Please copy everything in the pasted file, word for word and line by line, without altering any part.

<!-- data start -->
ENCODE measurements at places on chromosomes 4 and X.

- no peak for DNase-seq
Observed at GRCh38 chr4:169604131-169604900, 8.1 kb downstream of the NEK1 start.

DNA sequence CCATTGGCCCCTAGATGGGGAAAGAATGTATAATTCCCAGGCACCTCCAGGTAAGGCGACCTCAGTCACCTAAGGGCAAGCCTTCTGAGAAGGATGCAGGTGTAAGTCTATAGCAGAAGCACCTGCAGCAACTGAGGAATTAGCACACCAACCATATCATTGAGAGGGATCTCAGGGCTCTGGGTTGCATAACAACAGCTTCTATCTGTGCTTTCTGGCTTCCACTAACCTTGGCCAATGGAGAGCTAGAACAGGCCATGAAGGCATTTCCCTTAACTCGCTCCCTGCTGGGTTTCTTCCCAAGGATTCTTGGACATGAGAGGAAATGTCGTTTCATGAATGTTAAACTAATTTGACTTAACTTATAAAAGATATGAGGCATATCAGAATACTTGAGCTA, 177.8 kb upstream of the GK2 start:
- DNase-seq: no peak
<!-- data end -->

ENCODE measurements at places on chromosomes 4 and X.

- no peak for DNase-seq
Observed at GRCh38 chr4:169604131-169604900, 8.1 kb downstream of the NEK1 start.

DNA sequence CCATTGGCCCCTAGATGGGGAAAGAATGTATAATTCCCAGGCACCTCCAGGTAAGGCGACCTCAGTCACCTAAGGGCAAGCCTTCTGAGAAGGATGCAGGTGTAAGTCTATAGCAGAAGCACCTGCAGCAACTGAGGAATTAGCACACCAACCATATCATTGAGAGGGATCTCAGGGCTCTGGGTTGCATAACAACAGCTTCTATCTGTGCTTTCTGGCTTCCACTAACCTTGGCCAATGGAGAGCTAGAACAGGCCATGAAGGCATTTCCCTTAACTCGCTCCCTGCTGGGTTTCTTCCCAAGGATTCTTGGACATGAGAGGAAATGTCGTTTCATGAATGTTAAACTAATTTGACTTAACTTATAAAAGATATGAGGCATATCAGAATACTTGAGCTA, 177.8 kb upstream of the GK2 start:
- DNase-seq: no peak